ISBN #: 978-0374203059
Page Count: 416
Copyright: October 11, 2011
Publisher: Farrar, Straus and Giroux; Limited Edition
(Taken from Amazon)
It’s the early 1980s—the country is in a deep recession, and life after college is harder than ever. In the cafés on College Hill, the wised-up kids are inhaling Derrida and listening to Talking Heads. But Madeleine Hanna, dutiful English major, is writing her senior thesis on Jane Austen and George Eliot, purveyors of the marriage plot that lies at the heart of the greatest English novels.
As Madeleine tries to understand why “it became laughable to read writers like Cheever and Updike, who wrote about the suburbia Madeleine and most of her friends had grown up in, in favor of reading the Marquis de Sade, who wrote about deflowering virgins in eighteenth-century France,” real life, in the form of two very different guys, intervenes. Leonard Bankhead—charismatic loner, college Darwinist, and lost Portland boy—suddenly turns up in a semiotics seminar, and soon Madeleine finds herself in a highly charged erotic and intellectual relationship with him. At the same time, her old “friend” Mitchell Grammaticus—who’s been reading Christian mysticism and generally acting strange—resurfaces, obsessed with the idea that Madeleine is destined to be his mate.
Over the next year, as the members of the triangle in this amazing, spellbinding novel graduate from college and enter the real world, events force them to reevaluate everything they learned in school. Leonard and Madeleine move to a biology Laboratory on Cape Cod, but can’t escape the secret responsible for Leonard’s seemingly inexhaustible energy and plunging moods. And Mitchell, traveling around the world to get Madeleine out of his mind, finds himself face-to-face with ultimate questions about the meaning of life, the existence of God, and the true nature of love.
Are the great love stories of the nineteenth century dead? Or can there be a new story, written for today and alive to the realities of feminism, sexual freedom, prenups, and divorce? With devastating wit and an abiding understanding of and affection for his characters, Jeffrey Eugenides revives the motivating energies of the Novel, while creating a story so contemporary and fresh that it reads like the intimate journal of our own lives.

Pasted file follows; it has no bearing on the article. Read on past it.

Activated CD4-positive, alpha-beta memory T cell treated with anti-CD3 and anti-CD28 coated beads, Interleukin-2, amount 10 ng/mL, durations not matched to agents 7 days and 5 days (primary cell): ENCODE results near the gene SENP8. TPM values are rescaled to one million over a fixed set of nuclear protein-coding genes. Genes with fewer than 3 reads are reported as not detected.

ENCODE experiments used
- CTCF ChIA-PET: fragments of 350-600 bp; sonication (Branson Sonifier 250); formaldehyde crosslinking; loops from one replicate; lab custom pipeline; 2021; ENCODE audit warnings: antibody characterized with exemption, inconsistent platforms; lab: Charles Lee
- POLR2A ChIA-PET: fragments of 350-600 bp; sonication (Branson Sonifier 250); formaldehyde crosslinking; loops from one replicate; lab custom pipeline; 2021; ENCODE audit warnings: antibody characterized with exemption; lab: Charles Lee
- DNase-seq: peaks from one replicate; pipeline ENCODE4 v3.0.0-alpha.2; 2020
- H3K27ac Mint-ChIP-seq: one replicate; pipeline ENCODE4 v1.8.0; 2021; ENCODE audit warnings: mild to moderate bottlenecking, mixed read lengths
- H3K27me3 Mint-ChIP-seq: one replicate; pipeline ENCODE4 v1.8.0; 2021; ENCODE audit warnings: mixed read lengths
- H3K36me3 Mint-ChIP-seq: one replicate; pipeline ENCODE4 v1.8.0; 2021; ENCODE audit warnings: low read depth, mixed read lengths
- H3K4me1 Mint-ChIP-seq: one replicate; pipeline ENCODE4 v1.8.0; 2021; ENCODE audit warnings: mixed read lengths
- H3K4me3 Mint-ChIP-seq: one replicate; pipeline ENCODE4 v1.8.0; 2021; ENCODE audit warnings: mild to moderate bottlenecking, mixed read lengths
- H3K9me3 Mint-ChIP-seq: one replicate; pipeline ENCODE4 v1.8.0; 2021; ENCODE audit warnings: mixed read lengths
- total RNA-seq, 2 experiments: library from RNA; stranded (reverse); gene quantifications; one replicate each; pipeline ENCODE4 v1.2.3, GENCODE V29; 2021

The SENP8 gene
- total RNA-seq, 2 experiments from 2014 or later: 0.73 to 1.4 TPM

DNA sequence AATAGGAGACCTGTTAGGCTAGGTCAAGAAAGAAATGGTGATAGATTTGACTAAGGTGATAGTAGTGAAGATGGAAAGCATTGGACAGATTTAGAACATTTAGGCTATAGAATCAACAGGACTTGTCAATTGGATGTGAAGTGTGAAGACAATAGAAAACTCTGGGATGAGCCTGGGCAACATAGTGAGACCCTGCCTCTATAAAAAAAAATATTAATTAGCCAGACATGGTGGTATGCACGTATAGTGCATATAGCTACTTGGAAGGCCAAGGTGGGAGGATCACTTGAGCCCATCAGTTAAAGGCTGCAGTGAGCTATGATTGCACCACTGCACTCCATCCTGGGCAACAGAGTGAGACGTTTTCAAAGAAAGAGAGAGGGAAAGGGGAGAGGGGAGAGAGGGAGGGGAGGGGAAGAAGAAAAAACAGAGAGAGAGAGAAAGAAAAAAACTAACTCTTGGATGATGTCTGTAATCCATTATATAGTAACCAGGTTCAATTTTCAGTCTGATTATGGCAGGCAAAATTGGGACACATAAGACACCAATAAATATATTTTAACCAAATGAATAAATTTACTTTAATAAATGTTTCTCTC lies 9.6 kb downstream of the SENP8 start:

(Copied, with her permission, from her personal blog, Grown Up Book Reports)
I loved Eugenides’ work on Middlesex, and so I selected The Marriage Plot, a Pulitzer winner, for my 2014 TBR Pile Reading Challenge. This book is about smart people. Smart young people. Smart young people in love.
We begin with Madeline, a graduating senior at Brown University, majoring in English with a heavy focus on the Victorian writers, masters of the “marriage plot” novels, in which the story’s central focus is the marriage of its female protagonist. See: Jane Austen, et. al.
Rounding out this trio of young smart people in love is Leonard, Madeline’s boyfriend, who battles manic depression – kicked off after Madeline breaks up with him. And Mitchell, a student of religion, pines after Madeline, believing they should be together.
Crammed full of literary references only a diploma-holding Master of English Lit will understand or appreciate, this book falls short for me — at least in comparison to Middlesex. I found it fairly boring. I had little compassion for Madeline, in whom I felt greatly disappointed. As a character, Madeline lacks anything of substance that I could support as a female. I could empathize with Leonard’s depression and his inability to “snap out of it.” Madeline doesn’t seem to know how to deal with him, and treats it like something he can just decide not to be anymore. Mitchell seems to be some sort of hero in this story, and certainly his travails in Europe, India in particular, make him the most likeable of the three. That, and the fact that he doesn’t take advantage of Madeline when he has the opportunity to do so early on.
Eugenides writes about smart people and smart things but his writing itself is still accessible for the Average Joe. We may not get all the references, and there’s probably metaphorical stuff happening before our eyes that is basically invisible because we’re not smart enough to see it, we can still get through the story and have some basic understanding of the main plot, character development, and resolution. Why it went down the way it went down. If you’re part of the elite club that gets references to Barthes, and doesn’t mind boring characters having boring relationships, then have at it. I’ll stick to Middlesex.